Traditionally, mining activities are performed in defined jurisdictions and the development of technology for mining (such as a device and its resulting use), means that a single type of IP could be used to cover various aspects of the technology. For example, a single patent application could be filed covering all aspects of the technology, and divisional applications could then be filed to separately protect each aspect of the technology.

Approaches like this are probably not well suitable for seabed mining in international waters, and instead multiple IP strategies may be required to protect different aspects of the technology rather than grouping them all into one. For example, a patent application may be used to protect a product but use of the product may be protected by trade secrets. Other avenues for commercial protection such as contractual controls with third parties may also be required.

Due to the patent requirement to disclose any invention in full to be granted a patent, using multiple IP protection strategies requires careful consideration and must be developed early during commercialisation; not as a reactionary measure or afterthought. Striking the balance between the use of patents and trade secrets requires careful consideration to ensure the trade secret is not disclosed but that an enabling disclosure can be provided.

What's space got to do with it?

Like international waters, space is not subject to national appropriation, thus space mining activities are conducted in the absence of a defined jurisdiction. At first glance, the IP strategies used to protect technology for seabed mining might seem to be applicable to space mining.

However, there are some differences between space and seabed mining in international waters that complicate matters including;

     i. there is no governing body per se that is responsible for granted mining rights in space, whereas the 
        International Seabed Authority (ISA), established by  the United Nations Convention on the Law of the Sea,
        regulates seabed mining activities;

     ii. space objects including devices used for space mining need to be registered in a jurisdiction, where the 
        jurisdiction extends to the object itself, whereas no such extension of the jurisdiction is provided in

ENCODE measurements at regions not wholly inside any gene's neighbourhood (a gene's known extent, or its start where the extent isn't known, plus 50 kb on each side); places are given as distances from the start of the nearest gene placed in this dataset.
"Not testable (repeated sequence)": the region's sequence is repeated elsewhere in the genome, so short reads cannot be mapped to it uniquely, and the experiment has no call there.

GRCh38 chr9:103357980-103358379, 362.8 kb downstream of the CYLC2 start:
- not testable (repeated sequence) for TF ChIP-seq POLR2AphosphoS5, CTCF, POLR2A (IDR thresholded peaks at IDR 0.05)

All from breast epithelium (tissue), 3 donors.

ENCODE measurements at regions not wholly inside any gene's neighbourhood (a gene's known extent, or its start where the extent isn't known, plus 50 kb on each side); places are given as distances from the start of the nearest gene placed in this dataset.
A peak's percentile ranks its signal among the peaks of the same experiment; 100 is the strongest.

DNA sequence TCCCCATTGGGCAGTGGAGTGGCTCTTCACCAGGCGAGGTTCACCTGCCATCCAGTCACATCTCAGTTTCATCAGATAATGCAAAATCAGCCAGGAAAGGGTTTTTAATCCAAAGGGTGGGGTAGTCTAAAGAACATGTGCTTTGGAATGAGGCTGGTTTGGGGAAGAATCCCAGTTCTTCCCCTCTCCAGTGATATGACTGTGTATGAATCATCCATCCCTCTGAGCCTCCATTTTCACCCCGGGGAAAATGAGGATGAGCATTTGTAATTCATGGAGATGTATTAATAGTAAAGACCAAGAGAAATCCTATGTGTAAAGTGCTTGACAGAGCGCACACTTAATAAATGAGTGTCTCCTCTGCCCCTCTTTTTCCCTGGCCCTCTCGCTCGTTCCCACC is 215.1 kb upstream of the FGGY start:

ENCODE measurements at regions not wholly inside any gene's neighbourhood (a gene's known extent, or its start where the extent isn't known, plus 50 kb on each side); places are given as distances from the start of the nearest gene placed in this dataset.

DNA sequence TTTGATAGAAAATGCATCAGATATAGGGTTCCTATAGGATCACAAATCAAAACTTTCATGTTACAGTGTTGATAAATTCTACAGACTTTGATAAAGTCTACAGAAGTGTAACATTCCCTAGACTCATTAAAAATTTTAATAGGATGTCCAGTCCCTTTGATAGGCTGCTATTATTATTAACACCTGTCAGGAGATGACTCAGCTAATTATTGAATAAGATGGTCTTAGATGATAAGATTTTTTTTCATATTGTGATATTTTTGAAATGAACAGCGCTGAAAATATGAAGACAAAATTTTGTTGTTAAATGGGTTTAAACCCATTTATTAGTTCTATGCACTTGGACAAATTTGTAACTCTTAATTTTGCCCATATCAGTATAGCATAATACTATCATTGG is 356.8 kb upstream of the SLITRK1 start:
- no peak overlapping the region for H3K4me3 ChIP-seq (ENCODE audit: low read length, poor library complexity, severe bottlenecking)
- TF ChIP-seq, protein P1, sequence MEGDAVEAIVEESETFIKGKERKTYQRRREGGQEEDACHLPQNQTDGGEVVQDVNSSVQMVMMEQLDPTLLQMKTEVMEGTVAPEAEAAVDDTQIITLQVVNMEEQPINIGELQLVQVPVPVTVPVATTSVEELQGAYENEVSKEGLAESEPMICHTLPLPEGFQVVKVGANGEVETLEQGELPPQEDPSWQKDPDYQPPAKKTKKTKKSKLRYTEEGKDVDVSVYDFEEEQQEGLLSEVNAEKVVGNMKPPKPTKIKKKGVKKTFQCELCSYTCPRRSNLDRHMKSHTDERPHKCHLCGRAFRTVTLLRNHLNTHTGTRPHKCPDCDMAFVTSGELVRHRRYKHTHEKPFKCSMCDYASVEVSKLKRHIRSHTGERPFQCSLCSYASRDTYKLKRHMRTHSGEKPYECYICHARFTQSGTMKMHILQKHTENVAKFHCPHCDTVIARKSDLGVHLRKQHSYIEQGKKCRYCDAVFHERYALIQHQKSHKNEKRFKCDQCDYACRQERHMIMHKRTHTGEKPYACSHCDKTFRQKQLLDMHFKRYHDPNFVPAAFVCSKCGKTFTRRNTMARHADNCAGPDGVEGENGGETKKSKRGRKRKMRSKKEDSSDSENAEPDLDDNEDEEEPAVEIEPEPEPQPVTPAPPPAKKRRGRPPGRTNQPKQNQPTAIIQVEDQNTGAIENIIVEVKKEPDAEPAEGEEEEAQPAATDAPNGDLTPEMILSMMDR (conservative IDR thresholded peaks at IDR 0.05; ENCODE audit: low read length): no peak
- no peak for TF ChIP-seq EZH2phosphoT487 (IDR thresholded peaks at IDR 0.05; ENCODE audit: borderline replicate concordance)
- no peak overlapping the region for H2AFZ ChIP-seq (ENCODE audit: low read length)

international waters (apart from arguably a vessel used to perform a process).

In relation to (i), for seabed mining, the absence of adequate IP protection may be negated by the fact that there are other mechanisms for protecting commercial activities, such as mining licenses. For space mining no such mechanisms are available since (at this stage) space mining relies on a “first in, first served” basis.

In relation to (ii), for space mining, as the jurisdiction (e.g. the IP jurisdiction) in which the object is registered extends to the object itself, the use of control points (for example) may allow for protection of commercial activities. For seabed mining no such extension exists; i.e. for objects used for seabed mining. It may be that the jurisdiction in which the vessel used for seabed mining is registered, can act as a gateway for IP protection for seabed mining activities. Yet most vessels passing through international waters are registered in jurisdictions with weak or no IP systems, like Libya and the Marshall Islands.

So what?

Whether in space or international waters, protecting commercial activities performed in the absence of a jurisdiction requires the formulation of IP protection strategies that are more complex compared to the same activities performed within a jurisdiction. Consequently, IP protection strategies for these frontiers need to incorporate a greater contextual understanding of the proposed commercial activity, looking beyond protecting merely the technology itself.

For a conversation with one of our IP experts about anything covered in the article above, please contact us.


Author - Stefan Paterson, Patent Attorney